Cabugao Gamay Island, Carles, Iloilo

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Iconic Cabugao. This is one of the famous faces of Gigantes Group of Islands as seen from the top of the rock formations on the adjacent side. 

“Nights and days came and passed
And summer and winter
and the rain.
And it was good to be a little Island.
A part of the world
and a world of its own
All surrounded by the bright blue sea.”
― Margaret Wise Brown, The Little Island

My fear of water cannot stop me from exploring the isolated islands of Panay. Yep… The idea of having to swim in a deep water scares me to death, but I am a fan of island hopping. Chris thinks it is amusing how I can be so interested in the islands when I don’t even go diving or swimming. Believe me, my German swimming coach is too gorgeously demanding I was able to swim. Haha. This group of islands is one of the places in our list, and I can’t wait to show him how beautiful this place is!

Cabugao Gamay (small) is part of Isla Gigantes in Iloilo. Part of municipality of Carles on the northernmost tip of Panay island, its remote location makes it harder to get to. Perhaps this was the reason it hasn’t been so popular until lately despite its beauty.  If you are looking for an exotic sea escapade, this is where you should go.

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A beauty up close and afar. Caugao Gamay as seen from our boat. 

Located about 20 kilometers off the coast of Panay Island in the Philippines, it is one of the northernmost islands of the Province of Iloilo. From Iloilo City where I live, it would take 4 to 5 hours bus ride to the town Estancia, where you can find a boat to Isla de Gigantes.

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Rock formations from the rear part of the island. 

Though it is part of the municipality of Carles, riding the boat from Estancia is the fastest way to set off on this area. Take note though that there is only one trip to the islands daily and vice versa, and that it would take 2 hours, in an open sea, to get there.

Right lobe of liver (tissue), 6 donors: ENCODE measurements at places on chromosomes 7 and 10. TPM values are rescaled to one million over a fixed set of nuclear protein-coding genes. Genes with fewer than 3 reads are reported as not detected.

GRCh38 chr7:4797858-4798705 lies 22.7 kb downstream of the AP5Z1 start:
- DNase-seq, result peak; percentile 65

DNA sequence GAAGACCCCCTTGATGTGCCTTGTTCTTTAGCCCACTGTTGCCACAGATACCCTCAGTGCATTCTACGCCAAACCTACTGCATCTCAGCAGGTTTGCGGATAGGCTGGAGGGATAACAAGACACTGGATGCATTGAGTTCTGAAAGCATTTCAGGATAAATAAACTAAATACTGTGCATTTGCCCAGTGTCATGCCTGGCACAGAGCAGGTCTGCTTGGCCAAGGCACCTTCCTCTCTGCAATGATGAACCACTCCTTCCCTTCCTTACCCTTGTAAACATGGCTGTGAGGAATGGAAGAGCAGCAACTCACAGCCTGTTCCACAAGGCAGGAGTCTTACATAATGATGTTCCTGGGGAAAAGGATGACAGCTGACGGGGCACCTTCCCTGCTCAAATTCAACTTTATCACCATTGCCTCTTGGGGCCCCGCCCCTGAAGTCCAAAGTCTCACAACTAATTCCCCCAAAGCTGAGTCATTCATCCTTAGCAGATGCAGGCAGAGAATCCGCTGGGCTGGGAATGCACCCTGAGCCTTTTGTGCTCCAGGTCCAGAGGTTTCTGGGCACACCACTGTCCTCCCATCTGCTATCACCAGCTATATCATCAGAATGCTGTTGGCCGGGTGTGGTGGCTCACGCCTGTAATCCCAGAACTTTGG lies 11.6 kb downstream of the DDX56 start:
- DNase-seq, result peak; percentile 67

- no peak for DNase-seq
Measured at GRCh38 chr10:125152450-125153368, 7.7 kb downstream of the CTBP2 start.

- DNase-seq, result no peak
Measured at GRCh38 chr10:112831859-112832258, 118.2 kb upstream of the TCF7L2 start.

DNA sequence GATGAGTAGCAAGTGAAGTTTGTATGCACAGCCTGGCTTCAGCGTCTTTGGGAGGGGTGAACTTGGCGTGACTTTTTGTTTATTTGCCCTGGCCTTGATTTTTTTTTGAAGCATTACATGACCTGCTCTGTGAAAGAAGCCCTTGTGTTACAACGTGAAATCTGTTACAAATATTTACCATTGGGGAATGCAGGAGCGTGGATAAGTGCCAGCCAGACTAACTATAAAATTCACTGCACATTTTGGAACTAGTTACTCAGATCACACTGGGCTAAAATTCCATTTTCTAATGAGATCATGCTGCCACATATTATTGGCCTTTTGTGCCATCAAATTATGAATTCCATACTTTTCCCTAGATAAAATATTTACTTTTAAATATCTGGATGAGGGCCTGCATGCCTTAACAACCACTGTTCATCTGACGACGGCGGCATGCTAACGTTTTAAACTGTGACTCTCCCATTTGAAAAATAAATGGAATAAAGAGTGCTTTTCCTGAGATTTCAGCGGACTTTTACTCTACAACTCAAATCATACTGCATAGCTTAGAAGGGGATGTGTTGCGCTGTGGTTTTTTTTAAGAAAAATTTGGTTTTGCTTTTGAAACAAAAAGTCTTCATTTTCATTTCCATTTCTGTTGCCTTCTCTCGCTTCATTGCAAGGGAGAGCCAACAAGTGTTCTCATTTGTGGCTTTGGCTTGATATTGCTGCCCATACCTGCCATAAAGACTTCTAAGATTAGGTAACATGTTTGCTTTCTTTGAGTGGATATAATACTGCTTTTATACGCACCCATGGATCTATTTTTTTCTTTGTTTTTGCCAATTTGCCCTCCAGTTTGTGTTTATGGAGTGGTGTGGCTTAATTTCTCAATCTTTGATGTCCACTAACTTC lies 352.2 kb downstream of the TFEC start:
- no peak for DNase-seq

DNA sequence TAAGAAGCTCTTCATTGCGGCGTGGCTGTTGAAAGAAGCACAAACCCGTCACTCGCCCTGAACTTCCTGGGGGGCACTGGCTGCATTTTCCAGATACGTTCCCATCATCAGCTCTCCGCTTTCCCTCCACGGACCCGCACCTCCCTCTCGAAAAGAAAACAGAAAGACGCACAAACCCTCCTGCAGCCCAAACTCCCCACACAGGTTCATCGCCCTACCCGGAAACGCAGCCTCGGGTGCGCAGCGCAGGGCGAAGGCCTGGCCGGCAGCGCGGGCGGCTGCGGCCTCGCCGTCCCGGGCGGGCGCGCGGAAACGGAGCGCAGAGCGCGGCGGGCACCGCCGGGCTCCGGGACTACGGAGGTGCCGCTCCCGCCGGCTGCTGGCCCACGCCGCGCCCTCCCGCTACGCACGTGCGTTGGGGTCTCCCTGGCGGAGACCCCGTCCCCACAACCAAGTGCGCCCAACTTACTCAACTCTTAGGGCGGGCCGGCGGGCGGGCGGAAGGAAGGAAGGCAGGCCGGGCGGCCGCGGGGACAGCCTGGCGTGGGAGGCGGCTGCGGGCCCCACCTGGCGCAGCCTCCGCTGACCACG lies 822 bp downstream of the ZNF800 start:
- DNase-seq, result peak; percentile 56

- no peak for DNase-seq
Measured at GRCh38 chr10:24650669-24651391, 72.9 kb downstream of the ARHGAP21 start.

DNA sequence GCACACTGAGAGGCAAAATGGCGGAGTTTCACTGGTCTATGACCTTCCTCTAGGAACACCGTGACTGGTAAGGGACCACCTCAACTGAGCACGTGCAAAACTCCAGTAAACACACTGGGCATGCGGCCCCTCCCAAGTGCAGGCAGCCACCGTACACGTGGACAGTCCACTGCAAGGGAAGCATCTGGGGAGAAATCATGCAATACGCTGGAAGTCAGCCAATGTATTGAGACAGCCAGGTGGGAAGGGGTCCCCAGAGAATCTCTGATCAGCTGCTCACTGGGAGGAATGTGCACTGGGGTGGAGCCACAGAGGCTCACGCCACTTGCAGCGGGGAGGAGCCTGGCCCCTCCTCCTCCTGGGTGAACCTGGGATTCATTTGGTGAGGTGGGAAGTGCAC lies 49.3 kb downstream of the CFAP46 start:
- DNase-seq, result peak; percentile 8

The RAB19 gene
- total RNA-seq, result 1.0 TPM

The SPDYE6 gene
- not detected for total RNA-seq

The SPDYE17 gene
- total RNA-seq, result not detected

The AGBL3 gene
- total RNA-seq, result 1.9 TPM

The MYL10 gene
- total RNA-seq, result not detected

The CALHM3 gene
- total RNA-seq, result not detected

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Fine white sand, coconut trees, and the crystal blue water are a heavenly combination. 

Boats from Estancia Port leaves at 2 PM, so be sure to get there early to secure a seat and not to lose a day until the next trip. The same boat departs Gigantes at 7 AM every day. Unless you want to rent a boat that will take you to and from the islands, you better be early. And yep, the ride can be rough.

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Rocks that stand witness to the changing of tides as some parts of the island goes underwater during high tides.

Everytime I hear about Isla Gigantes, I always think about the scariest boat ride I had in my life. Since it was election day when we must get back to the mainland, we had no choice but to rent a boat. Little did we know it’s gonna make us feel like the smallest specks of dust in the middle of the rough sea. It is a 10-seater wooden boat and we ventured out into the open sea without life jacket!

Obviously,we survived. Thanks to our mashed-up prayers, even the big waves that seem to come from all directions only had to hit the boat up to about 3 inches from its edges. Must I also mention the water looked black? But Gigantes Islands is worth it, really. Quite experienced with the rough waters of the North Sea, Chris was laughing when he heard this story,and told me it is about time I swim. Haha.

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The rock formation one should conquer to get the best glimpse of the iconic island.

This entire group of island runs on generator that provides electricity from 6 to 10 PM only. Most of the islands, including Cabugao Gamay is uninhabited. By day time, a family of 4 who are caretakers of this  island will be happy to meet  and tell you stories.

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Just plain perfect. Nature’s elements get to meet. 

To get to see the magnificent view of the iconic island (as seen on the first picture), one should go up the steep and rocky formations at the opposite end on the island. Now, there is a stair to go there, so it is much easier than the way we did some years back. On top of this rock formation, you could hear the wind whistle from the left side where one of the islands stand, but are too dangerous for newbies to travel to.